If Hooman Noorchashm, MD, hadn’t raised a ruckus he did after his wife developed cancer from fibroid surgery performed three years ago, the Medical Device Guardian’s Act, a bill almost certainly would not have been introduced in Congress this month requiring doctors to report medical-device hazards to the FDA. Noorchashm, a cardiothoracic surgeon, blames the power morcellator, the device used during his wife’s surgery, for causing undiagnosed cancer to spread. He and his wife, Amy Reed, a critical care physician, only found out after the surgery that the hospital and her surgeons knew of the device’s risks but did not reveal them to the couple ahead of time. As reported in Boston Magazine, a Change.org petition, set up by the couple, calling for an end to gynecological morcellation, helped bring this issue to light and garnered more than 90,000 signatures. Hospitals and device makers are now required to report serious injuries and deaths linked to medical devices to the FDA, and informed consent law requires that physicians inform patients of potential harms. But in practice, patients are often left in the dark. The couple, in an opinion piece this month on philly.com, urged Congress and the president to support the bill. In The Wall Street Journal, Rita Redberg, MD, from the University of California San Francisco, applauds the proposed legislation. “Requiring doctors and doctors’ offices to report would be a huge step forward…”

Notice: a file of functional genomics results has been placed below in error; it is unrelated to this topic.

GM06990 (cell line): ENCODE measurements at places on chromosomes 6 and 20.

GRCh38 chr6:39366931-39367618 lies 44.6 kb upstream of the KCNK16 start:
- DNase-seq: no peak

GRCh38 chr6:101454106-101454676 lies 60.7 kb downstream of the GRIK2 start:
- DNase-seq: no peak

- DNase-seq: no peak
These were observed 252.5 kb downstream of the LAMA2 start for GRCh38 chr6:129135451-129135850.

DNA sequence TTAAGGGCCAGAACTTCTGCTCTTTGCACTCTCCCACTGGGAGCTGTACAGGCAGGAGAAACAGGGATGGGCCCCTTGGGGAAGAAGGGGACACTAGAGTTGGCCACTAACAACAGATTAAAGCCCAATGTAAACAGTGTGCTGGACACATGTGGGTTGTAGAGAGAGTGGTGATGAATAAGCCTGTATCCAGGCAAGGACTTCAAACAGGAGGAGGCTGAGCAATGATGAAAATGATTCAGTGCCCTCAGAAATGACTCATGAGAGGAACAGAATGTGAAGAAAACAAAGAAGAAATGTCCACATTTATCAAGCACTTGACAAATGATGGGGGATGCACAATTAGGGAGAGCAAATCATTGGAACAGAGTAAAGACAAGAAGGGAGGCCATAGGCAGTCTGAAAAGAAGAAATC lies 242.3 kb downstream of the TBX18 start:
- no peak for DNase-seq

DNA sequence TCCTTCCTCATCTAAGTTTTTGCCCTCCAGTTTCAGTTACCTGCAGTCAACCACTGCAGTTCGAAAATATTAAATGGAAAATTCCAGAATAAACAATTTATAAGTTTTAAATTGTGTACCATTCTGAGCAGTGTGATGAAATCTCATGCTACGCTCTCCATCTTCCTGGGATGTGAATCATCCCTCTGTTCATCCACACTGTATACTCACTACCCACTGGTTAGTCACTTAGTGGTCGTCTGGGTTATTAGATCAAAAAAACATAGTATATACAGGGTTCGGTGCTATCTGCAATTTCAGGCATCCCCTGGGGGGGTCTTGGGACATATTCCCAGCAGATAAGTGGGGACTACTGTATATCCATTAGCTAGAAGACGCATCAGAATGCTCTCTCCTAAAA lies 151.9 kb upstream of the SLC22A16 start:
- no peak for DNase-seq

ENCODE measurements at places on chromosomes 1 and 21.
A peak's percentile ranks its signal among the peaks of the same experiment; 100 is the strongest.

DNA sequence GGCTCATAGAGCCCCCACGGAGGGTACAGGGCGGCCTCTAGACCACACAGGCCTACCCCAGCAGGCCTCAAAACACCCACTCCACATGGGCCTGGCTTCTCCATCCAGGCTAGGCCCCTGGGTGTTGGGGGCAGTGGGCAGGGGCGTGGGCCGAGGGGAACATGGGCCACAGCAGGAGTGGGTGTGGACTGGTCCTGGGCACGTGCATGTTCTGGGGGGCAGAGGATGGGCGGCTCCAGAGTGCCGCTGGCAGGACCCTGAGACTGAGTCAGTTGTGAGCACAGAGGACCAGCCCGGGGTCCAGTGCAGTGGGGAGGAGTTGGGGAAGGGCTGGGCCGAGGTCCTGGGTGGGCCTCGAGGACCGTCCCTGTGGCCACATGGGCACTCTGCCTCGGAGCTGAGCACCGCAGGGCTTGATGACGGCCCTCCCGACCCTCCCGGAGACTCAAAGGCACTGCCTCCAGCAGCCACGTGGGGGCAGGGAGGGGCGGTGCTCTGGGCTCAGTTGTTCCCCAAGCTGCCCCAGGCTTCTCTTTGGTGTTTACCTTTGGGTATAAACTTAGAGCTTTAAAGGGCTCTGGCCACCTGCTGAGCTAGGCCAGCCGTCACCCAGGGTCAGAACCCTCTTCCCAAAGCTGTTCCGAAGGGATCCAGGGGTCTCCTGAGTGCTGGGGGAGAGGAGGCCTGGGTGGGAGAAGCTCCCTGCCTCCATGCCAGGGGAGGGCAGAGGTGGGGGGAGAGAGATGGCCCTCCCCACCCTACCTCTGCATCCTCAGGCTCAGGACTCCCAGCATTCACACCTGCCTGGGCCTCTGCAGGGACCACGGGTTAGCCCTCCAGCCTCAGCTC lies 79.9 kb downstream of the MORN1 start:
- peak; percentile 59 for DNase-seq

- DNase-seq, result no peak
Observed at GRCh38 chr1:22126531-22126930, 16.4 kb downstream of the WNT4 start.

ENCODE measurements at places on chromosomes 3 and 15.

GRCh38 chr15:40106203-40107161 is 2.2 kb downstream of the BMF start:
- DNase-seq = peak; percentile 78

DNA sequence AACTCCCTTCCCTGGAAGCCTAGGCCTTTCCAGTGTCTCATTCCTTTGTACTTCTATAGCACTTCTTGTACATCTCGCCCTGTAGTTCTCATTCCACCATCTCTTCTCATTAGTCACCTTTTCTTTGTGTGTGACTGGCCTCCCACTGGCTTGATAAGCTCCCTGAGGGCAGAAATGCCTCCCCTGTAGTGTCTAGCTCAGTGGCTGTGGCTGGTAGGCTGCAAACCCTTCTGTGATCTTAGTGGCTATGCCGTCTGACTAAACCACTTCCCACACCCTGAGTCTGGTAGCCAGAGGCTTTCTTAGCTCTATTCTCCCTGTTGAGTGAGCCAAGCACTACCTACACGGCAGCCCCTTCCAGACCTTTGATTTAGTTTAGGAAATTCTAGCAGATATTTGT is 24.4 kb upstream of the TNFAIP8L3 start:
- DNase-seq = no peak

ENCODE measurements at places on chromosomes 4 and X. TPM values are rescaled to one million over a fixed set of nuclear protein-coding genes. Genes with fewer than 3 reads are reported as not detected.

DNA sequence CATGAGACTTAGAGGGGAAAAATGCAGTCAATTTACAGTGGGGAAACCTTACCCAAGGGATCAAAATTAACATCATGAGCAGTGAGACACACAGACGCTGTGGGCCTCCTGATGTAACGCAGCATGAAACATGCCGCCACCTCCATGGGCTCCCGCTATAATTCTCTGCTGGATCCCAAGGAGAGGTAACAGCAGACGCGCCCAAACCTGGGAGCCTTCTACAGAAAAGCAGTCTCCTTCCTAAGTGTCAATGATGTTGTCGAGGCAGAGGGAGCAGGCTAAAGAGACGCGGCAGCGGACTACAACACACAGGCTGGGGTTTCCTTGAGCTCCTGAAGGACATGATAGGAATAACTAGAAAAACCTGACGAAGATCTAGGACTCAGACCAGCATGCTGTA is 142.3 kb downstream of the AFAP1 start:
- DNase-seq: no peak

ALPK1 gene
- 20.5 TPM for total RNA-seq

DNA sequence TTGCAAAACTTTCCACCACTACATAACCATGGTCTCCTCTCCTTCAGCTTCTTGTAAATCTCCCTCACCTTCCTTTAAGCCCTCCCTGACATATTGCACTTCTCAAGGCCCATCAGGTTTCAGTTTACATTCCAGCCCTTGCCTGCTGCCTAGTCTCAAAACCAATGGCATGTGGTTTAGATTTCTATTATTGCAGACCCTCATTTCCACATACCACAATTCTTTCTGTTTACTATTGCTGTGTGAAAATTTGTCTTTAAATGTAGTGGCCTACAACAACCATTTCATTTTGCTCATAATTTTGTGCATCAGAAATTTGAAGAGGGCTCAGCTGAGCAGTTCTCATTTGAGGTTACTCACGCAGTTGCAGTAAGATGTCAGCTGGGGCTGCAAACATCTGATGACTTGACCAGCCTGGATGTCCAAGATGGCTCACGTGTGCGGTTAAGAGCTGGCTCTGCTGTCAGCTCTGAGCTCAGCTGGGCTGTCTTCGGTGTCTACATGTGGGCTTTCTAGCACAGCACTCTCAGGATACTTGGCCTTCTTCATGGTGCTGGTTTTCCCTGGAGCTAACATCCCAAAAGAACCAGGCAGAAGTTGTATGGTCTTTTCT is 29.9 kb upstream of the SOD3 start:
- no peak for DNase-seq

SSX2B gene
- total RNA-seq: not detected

Physician burnout remains a big problem in the United States, and it’s not being adequately addressed, according to the market intelligence firm, InCrowd. In May, the group surveyed 200 primary care physicians and emergency medicine physicians who had practiced for more than a decade, and as reported in Healthcare Finance, they found that 74 percent of the physicians felt their healthcare facility or practice was not taking steps to address and prevent burnout. Time pressures were the top reason for the burnout, followed by electronic medical records “which nearly double the time and expense of medical practice for most direct patient care physicians, including physicians in training—without increasing any type of reimbursement,” one respondent commented. Fifty-eight percent of respondents said they were not sure that they’d recommend a career in medicine to a family member. InCrowd defines burnout as “decreased enthusiasm for work, depersonalization, emotional exhaustion and a low sense of personal accomplishment.” Another recent survey, involving 5,000 physicians, which was conducted by Medscape, asked who’s happier, employed or self-employed physicians. Fifty-five percent of employed physicians said they were, compared to 63 percent of self-employed doctors.

 

Announcements:

RightCare Weekly will take a short hiatus starting next week and will return after the Independence Day holiday.

Right Care Action Week 2016 plans are underway! We are looking for people to help spread the word and recruit friends and colleagues to lead RCAW events to make a big, national splash this year! You can learn more about RCAW this year here. Please contact Stephanie Aines to join the outreach team and make RCAW a huge success.

 

Headlines:

Overuse

 

End of life

 

Public health

 

Pharma

 

Conflict of interest

 

Primary care

 

Quality and safety

 

Access

 

Med ed

 

Doctor-patient relationship

 

Cost of care

 

EHR

 

IT

 

RightCare Weekly is made possible through the generous support of the Robert Wood Johnson Foundation.